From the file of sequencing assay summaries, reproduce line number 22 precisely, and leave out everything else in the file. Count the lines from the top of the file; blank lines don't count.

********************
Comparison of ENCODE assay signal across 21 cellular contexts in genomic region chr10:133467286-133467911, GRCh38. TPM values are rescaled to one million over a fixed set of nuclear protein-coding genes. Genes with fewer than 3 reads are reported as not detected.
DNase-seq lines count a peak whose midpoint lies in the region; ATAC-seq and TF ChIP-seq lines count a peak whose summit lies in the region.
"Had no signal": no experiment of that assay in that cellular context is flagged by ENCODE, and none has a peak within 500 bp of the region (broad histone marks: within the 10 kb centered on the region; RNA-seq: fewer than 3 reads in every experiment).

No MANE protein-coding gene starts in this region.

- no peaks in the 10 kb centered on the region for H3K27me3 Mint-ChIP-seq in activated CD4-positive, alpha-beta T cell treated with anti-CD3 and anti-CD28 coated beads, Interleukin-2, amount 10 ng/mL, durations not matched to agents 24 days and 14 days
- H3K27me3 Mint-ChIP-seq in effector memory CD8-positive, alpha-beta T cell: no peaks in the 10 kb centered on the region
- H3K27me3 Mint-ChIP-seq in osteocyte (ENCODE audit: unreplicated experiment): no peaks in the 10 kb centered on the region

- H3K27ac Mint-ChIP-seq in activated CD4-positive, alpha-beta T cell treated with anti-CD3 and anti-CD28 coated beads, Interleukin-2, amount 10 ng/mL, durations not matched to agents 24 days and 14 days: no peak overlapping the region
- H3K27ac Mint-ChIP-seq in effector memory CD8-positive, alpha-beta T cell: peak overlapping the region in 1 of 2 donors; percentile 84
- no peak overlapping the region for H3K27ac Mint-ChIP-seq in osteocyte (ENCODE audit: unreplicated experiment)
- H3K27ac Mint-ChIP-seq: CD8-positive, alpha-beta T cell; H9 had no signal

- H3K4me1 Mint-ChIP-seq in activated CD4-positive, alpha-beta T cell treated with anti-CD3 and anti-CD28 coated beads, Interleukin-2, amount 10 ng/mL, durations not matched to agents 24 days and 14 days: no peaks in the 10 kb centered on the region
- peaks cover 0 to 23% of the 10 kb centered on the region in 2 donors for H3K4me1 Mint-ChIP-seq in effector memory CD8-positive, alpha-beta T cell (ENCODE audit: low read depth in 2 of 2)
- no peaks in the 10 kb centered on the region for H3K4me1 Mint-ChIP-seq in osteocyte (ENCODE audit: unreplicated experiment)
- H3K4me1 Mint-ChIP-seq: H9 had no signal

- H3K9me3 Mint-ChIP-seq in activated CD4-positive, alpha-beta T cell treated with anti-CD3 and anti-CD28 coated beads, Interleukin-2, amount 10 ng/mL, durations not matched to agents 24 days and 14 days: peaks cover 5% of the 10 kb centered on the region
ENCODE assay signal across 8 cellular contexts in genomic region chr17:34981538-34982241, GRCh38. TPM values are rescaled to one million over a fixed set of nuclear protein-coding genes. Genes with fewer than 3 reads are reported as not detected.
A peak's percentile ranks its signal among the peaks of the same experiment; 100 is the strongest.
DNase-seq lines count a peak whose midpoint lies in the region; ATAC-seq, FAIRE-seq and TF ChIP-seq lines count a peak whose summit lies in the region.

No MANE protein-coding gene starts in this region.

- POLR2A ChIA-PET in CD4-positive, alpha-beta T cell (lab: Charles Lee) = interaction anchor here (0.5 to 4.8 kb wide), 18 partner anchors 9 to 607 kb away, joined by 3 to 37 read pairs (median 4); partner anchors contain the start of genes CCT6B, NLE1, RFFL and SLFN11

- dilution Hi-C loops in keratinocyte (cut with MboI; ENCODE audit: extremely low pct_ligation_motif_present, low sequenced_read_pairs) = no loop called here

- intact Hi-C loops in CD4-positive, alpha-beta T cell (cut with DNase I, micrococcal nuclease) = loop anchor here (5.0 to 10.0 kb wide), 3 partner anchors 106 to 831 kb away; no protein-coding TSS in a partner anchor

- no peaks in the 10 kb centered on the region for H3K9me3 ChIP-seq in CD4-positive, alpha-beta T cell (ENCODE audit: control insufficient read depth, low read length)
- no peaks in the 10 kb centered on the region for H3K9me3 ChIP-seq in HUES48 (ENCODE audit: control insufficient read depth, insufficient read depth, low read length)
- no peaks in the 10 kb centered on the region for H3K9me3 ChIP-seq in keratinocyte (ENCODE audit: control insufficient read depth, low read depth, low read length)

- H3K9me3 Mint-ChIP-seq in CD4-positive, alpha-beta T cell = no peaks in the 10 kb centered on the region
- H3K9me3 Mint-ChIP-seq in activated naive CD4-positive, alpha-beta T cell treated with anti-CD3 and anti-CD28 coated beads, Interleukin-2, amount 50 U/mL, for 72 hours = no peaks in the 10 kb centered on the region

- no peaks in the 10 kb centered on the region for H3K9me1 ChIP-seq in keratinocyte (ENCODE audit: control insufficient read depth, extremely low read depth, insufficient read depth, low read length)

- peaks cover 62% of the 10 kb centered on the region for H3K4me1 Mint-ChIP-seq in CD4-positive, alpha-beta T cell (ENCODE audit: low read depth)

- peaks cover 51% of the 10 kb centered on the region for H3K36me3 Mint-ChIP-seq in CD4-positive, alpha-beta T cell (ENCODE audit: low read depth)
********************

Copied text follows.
- dilution Hi-C loops in keratinocyte (cut with MboI; ENCODE audit: extremely low pct_ligation_motif_present, low sequenced_read_pairs) = no loop called here